Software upgrade

I seem to have survived my first manual upgrade of WordPress. Not overly difficult, if you discount the problems with uploading via ftp. Hopefully no problems as a result! This version is supposed to have some great new features like a CMS – time to explore!

I was thrilled to see that English ads finally showed up. It took a lot of convincing for Google to stop sending French ones!

Jacques Vésina, the early years

(The following details of Jacques Vésinat’s life are from the biographical essay written by Gérard Vézina, and I’m immensely grateful to GHS for spending a weekend reading and translating from the original French.)

According to Abbot J. B. Antoine Ferland, Jacques Vésina was a native of Puyravault, in the old French province of Aunis, now known as Charente-Maritime, near Rochefort, in the canton of Surgères, not far from the well-known city of La Rochelle. Although Aunis was the smallest province in France, it provided the largest number of colonists to Nouvelle-France (Québec).

The origin of the Vésina name is uncertain. It is thought by some to derive from “vésine,” which is a southwest wind referred to in certain regions in the Rhône. This wind was possibly followed by a downpour that’s called a “vézinée.” The family name Vézinat or Vésinat was common in Aunis in the 17th century.

Jacques was born around 1610 and although he was born in Puyravault, he spent many years in La Rochelle. His wife Marie Boisdon was born around 1617 and they were married June 10, 1640 in Puyravault. They initially lived in Saint-Rogatien, Marie’s birthplace. Their first child, François, was born in 1642, followed by Marie in 1649. It’s possible there were other children born during those seven years for which records do not exist.

During one census, Jacques listed his occupation as a cooper (barrelmaker). He later claimed to be a merchant, of what variety is unknown, but most likely related to his previous work as a cooper.

By 1659 when Jacques and his family left for Nouvelle-France, they had six children, including a second son also called François. Records of the time show that it was common for the godfather to ask that the godson be named after him, especially if he was important in society. The second François’ godfather was François Clément of the 100 Swiss guards to King Louis XIV.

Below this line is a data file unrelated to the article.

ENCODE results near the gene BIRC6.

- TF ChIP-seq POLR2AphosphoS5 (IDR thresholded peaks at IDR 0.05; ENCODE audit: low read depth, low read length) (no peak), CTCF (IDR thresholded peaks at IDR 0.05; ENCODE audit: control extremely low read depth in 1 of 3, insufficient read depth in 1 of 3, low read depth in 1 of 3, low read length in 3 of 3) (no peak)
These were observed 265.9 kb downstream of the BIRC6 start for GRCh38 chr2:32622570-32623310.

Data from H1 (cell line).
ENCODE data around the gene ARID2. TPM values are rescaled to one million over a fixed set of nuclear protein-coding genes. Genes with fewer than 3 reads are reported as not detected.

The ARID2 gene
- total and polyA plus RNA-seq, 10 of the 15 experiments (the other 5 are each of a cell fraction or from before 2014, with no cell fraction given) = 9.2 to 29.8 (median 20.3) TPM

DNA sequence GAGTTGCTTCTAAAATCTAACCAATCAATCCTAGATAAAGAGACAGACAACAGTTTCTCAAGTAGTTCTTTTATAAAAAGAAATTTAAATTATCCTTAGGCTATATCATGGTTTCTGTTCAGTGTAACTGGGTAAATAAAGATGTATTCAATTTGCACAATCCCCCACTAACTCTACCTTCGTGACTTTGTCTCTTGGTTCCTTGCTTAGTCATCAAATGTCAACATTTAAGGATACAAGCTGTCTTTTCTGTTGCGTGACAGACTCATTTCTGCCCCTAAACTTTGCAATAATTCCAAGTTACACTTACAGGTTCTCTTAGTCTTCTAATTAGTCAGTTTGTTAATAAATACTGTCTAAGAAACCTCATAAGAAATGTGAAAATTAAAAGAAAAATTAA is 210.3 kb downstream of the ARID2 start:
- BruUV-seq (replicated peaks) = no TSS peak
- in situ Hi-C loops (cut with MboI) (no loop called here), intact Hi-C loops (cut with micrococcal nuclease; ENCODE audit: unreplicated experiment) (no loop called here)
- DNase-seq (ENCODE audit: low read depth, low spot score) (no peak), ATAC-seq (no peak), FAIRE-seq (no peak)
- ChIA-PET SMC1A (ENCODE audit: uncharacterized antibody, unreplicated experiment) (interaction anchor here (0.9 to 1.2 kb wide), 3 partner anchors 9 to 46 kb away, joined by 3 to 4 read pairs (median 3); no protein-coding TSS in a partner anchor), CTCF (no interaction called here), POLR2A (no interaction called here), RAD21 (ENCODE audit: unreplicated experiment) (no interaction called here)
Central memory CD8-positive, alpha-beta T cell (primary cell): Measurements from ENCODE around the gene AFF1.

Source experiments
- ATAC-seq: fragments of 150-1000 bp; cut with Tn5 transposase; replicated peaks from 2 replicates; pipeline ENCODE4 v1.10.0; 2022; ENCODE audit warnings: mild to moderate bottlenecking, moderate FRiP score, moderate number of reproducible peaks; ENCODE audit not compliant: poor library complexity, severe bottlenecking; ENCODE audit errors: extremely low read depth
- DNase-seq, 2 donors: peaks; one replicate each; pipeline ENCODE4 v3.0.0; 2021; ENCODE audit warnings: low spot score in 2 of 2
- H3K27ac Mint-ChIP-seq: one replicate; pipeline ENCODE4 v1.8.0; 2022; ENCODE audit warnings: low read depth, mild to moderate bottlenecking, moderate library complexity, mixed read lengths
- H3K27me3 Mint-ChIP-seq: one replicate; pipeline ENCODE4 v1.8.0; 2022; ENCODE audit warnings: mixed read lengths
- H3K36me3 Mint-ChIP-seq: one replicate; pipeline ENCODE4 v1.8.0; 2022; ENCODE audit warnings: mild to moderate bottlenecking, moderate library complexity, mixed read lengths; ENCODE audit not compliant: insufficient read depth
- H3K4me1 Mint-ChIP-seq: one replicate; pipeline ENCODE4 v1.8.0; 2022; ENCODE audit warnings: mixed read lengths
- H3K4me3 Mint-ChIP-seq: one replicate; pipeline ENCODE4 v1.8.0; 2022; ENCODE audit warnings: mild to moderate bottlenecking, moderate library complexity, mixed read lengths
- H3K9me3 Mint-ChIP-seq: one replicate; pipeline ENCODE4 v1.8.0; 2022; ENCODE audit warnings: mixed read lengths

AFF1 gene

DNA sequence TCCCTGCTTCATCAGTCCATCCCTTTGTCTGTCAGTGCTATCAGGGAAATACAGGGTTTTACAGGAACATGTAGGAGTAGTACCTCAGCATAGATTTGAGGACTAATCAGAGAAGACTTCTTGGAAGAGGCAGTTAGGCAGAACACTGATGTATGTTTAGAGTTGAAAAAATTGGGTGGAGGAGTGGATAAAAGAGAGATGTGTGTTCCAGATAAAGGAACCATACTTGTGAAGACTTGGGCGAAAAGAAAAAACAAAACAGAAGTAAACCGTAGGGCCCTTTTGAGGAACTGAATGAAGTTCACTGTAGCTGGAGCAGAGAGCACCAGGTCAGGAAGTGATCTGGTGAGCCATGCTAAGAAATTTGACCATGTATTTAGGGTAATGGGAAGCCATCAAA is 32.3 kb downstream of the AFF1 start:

Their reason for emigrating is not recorded but some educated guesses can be made. In the seventeenth century, France was involved in numerous wars with England, Spain, the Netherlands and others, as well as experiencing violence between Catholics and Protestants. In 1627, Richelieu besieged La Rochelle, which was considered a Protestant bastion. The town resisted for more than a year before surrendering, after 15,000 of its 20,000 residents were killed. Jacques was 17 years old when this happened.

In 1648, people were starving and unable to pay the royal taxes and soldiers pillaged towns that didn’t contribute their share. And it’s likely that there was a heavy propaganda campaign to bolster the population of Nouvelle-France.

Of the six children, the records indicate that only five children arrived with their parents in North America. The youngest, Jeanne, was only a few months old when they departed. Did she die during the trip? There are no passenger records to confirm this. Based on various other records, it can be deduced that the Vésina family was on the ship called Saint-André, and that Jacques was a “free passenger”, meaning that he was not indebted in servitude to another.

It is presumed that the family arrived in the city of Québec on September 7, 1659, and Jacques bought land on January 11, 1660. It was two kilometres from the Chute Montmorency area on the Beaupré coast at Longue Point and he paid 120 livres.

More about their life in Canada to come!

A famous hockey player in our family tree?

Well, only very distantly.

My mom (Marthe) and I (Lee Anne) were recently in Québec City on vacation along with Marie and Derwyn Wilson. While visiting Montmorency Falls just outside the city, Marie wanted to stop at ‘Maison Vézina’ to see if it was anything to do with the hockey player after which the Vezina Trophy is named. And yes, it does form part of the history of the family from which Georges Vézina is descended.

This property and the existing house were purchased in 1666 by François the Elder (there were two sons named François), oldest son of Jacques Vésina, and remained in the Vézina family for over 300 years. In the 70s it was sold to a real estate developer who let it deteriorate. A few years ago, it was purchased by a historical society who restored it back to the near-original state.

In the house, you can view various archeological items that were found around the house during the restoration, as well as descriptions of the Vézina family life.

Fortunately I had brought with me my family tree as researched by La Société Historique de Saint-Boniface of Winnipeg in 2006, and discovered that we are also descended from Jacques Vésina, by way of his third daughter Louise.

I had the opportunity to purchase a “biography” of Jacques Vésinat (you’ll note the various name spellings) while visiting the house, and once translated, I will share interesting bits about how he and his family came to emigrate to Canada in the 1600s.